Google +1 for PPC

Posted on Wednesday, June 29th, 2011 by Print This Post Print This Post

Categories - Featured, SEM

As part of SMX Advanced Seattle, I attended a session entitled What Every Paid Search Marketer Needs to Know about Google +1. In the session, Daniel Dulitz from Google walked attendees through an overview of Google +1 and how it will impact PPC ads and organic listings. What is +1? Google introduced the +1 button on organic and paid listings in limited release earlier this year. And this month, it rolled out the +1 button for websites.  This button allows people to recommend PPC ads, organic listings and websites – the latest attempt by Google to make the largest search engine more social.  Similar to Bing’s integration of Facebook Likes, +1 allows you, when signed in to your Google account, to see when your friends and colleagues have recommended a particular website. A few stats from Google - 90% of consumers online trust recommendations from people they know. 71% say reviews from family members or friends influence purchase decisions. The PPC Details from Google
  • All ads will be getting these buttons
  • There’s no way for advertisers to turn them off
  • Clicks on the +1 button next to ads do NOT count as a paid ad click
  • Advertisers will be able to see stats about which ads are getting the most +1s – this should be available soon on the Dimensions tab in the AdWords UI, once ads have accrued +1s.
Impact on PPC Google has designed the +1s so that they add up across channels.  So, if your friend +1’s a website, you +1 their organic listing and your brother +1’s one of their PPC ads, all three +1s will be listed on the organic listing, with one caveat – Daniel said that +1s will be associated with the organic listing or ad’s final landing URL, so if you are using the same landing URL across multiple channels, you can accrue +1’s faster – meaning all the +1’s that happen, either on the page, the ad or the organic listing, would be aggregated.  If you are not using the same pages, the numbers will not aggregate.  This could be a problem for advertisers that use multiple marketing landers for their PPC ads, since many times this would not be the same page as a site’s organic listing. Adding the +1 button to all marketing landing pages and including the rel=canonical code to roll up your +1s to the page you want to rank organically for that particular term or bucket of keywords will help solve this problem. Impact on Quality Score Daniel also mentioned that +1s will not affect Quality Score directly at this point, though other speakers mentioned the probability is that +1s may increase an ad’s CTR, which, in turn, increases QS. From the Google AdWords blog: “The way we calculate Quality Score isn’t changing (though +1s will be one of many signals we use to calculate organic search ranking).” Impact on Advertisers “The +1 button will help your fans spread their support of your business and its offerings to people who know and trust them.” If, as expected, +1 adoption increases, the +1 recommendation could become a valuable barometer of an advertiser’s quality and popularity.  Advertisers are now adding the +1 button to their site, hoping to tip the balance in their favor. Although the primary purpose of +1s is to show which of your friends and family have recommended a site, Google has indicated that occasionally they will also show the full number of +1s an ad or website has received.  My guess is we will begin to see more of these overall +1 numbers as more websites add the +1 button. All of this, of course, means nothing if no one decides to use +1.  As with other Google ventures into the Social space, there is always the risk that, coming into the game so late, they can’t compete with the history and popularity of the established Social Networking sites.  We’ll just have to wait and see.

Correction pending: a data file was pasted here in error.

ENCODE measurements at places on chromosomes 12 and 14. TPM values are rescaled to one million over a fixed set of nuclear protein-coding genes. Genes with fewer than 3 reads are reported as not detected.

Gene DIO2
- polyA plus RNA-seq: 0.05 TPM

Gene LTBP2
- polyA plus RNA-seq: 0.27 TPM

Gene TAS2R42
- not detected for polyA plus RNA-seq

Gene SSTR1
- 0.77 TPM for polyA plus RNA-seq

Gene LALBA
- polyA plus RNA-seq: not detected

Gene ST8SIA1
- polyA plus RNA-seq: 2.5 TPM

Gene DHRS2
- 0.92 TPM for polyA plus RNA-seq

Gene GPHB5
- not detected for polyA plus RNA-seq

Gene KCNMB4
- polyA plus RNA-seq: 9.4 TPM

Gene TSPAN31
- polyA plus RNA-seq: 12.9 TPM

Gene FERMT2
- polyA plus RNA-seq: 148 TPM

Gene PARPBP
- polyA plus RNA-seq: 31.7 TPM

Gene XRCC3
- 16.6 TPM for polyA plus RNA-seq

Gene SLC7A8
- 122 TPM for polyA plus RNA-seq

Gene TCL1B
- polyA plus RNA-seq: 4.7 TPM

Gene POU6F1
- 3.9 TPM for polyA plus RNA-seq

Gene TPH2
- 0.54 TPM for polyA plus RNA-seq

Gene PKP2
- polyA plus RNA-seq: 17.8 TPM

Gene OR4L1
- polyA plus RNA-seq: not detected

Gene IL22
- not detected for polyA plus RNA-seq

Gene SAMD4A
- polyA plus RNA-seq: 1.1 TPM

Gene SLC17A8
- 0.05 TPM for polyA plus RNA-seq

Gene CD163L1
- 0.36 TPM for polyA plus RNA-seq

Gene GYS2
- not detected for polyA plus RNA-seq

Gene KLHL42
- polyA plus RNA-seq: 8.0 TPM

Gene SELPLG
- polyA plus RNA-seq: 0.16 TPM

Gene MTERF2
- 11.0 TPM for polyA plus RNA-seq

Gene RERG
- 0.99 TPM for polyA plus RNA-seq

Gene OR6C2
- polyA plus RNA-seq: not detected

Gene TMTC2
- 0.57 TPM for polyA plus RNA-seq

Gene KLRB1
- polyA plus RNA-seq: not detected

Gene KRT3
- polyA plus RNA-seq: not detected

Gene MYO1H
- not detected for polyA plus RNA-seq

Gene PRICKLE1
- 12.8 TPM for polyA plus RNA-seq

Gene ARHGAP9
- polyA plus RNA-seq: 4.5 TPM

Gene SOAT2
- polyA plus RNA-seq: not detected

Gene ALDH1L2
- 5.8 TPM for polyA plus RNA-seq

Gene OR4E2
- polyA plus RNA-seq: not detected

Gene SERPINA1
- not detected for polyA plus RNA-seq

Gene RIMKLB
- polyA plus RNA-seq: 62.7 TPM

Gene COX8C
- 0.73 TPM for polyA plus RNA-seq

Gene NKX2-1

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5 Responses to “Google +1 for PPC”

  1. “Daniel said that +1s will be associated with the organic listing or ad’s final landing URL.”

    I wonder if this “final landing URL” includes tracking tags, that could cause some serious issues for third party conversion and click tracking.

    • Ashley Fardys says:

      My understanding is that is does include tracking tags, but if you have the +1 button on the landing page, and have used the rel=canonical code, it’ll all roll up to whatever page you want it to. But it could be an issue for PPC ads if the +1 button isn’t also on the landing page. I think it’ll all become more clear as people start using the product.

      It’ll be interesting to see how this all takes off with the big Google+ announcement yesterday.

  2. Joydeep says:

    You can use the HREF attribute in the +1 tag and specify the page URL for which you want the +1.

    So even if the page is having a rel=canonical tag the +1 vote will go to the HREF link.

    Please see the example below:

    Thanks,
    Joydeep

  3. @Jason- very curious about the tracking- good point.

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